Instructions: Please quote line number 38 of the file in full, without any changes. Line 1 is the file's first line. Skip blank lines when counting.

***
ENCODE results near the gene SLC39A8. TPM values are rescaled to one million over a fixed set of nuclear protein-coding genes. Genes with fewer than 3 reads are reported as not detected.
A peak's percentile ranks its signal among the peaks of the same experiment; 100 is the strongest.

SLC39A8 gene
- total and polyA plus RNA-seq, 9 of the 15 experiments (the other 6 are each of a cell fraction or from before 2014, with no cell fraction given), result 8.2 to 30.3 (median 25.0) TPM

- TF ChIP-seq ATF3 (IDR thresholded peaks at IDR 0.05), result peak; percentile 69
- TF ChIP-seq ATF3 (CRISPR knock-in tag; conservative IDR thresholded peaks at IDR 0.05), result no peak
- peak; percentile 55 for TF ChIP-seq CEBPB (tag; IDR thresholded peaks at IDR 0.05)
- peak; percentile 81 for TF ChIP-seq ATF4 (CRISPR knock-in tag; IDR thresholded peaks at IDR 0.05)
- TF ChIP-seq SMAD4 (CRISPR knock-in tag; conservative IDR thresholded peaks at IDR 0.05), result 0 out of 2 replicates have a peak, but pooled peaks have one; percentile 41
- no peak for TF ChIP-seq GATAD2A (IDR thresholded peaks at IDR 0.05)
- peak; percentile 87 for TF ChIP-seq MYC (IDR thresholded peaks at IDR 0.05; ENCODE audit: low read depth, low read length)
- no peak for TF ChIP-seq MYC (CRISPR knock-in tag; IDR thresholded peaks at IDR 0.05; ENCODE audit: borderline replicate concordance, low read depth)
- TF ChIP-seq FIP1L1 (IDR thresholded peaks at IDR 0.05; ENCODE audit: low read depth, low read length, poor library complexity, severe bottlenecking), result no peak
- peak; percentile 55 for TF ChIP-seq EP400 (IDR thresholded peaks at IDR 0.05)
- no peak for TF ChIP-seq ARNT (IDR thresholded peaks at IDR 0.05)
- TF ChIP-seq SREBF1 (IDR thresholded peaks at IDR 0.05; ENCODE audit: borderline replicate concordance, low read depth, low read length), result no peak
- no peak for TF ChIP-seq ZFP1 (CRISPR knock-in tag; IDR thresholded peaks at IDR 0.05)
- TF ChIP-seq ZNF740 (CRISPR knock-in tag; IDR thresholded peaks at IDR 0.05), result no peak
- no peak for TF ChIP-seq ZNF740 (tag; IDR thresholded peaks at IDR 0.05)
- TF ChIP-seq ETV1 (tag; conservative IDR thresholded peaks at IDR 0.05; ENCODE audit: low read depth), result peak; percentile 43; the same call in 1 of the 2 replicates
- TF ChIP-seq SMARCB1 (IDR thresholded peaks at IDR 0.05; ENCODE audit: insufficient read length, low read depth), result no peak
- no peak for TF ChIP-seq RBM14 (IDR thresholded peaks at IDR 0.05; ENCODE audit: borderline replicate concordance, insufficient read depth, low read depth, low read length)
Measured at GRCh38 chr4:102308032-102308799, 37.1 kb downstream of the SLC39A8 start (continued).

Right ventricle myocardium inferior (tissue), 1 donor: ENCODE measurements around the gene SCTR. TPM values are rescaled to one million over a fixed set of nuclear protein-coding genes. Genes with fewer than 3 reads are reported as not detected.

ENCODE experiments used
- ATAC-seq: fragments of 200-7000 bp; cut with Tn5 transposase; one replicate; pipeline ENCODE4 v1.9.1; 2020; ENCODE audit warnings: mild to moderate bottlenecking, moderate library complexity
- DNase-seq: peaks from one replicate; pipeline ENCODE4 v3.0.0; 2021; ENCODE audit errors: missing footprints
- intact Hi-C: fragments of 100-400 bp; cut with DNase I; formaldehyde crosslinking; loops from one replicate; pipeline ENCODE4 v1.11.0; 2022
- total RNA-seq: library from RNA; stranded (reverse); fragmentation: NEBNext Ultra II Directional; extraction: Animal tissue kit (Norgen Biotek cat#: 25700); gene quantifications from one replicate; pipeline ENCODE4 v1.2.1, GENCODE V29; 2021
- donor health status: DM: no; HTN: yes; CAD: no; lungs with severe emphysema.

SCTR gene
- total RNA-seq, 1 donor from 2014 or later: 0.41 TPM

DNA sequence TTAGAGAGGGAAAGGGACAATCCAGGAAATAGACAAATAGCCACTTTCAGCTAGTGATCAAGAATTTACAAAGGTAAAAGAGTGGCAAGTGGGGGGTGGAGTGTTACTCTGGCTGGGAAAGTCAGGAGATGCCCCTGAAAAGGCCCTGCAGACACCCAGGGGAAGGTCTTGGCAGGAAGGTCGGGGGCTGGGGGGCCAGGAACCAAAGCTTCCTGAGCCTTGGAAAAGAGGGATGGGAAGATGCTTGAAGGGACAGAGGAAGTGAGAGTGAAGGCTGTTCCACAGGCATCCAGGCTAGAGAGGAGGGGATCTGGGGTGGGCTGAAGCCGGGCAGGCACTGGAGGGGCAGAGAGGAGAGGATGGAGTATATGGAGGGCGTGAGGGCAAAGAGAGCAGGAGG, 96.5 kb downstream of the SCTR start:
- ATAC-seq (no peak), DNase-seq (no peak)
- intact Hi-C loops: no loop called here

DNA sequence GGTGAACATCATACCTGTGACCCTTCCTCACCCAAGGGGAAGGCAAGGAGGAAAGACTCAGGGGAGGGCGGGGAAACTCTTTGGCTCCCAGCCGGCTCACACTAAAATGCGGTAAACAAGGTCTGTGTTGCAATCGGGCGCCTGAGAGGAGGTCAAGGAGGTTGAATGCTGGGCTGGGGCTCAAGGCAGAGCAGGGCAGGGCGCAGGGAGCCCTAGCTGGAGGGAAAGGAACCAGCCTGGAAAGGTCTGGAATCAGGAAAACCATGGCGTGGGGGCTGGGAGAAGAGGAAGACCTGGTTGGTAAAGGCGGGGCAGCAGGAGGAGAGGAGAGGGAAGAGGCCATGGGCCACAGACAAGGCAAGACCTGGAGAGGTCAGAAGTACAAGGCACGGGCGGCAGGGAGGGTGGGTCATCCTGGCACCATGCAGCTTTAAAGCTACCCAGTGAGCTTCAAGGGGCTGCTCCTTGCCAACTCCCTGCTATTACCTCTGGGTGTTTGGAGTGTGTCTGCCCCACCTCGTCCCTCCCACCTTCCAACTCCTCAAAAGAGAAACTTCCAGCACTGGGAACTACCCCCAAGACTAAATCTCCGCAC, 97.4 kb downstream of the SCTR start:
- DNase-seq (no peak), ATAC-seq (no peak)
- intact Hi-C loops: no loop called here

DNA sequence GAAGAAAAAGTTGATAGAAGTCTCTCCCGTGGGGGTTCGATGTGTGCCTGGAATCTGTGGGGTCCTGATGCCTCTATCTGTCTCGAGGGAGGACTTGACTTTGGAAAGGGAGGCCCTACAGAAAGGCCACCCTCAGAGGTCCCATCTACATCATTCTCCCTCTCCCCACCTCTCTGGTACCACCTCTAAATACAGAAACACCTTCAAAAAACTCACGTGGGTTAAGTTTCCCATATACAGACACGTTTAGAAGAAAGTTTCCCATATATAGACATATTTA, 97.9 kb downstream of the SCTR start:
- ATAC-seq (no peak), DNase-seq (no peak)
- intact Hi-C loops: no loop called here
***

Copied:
- intact Hi-C loops: no loop called here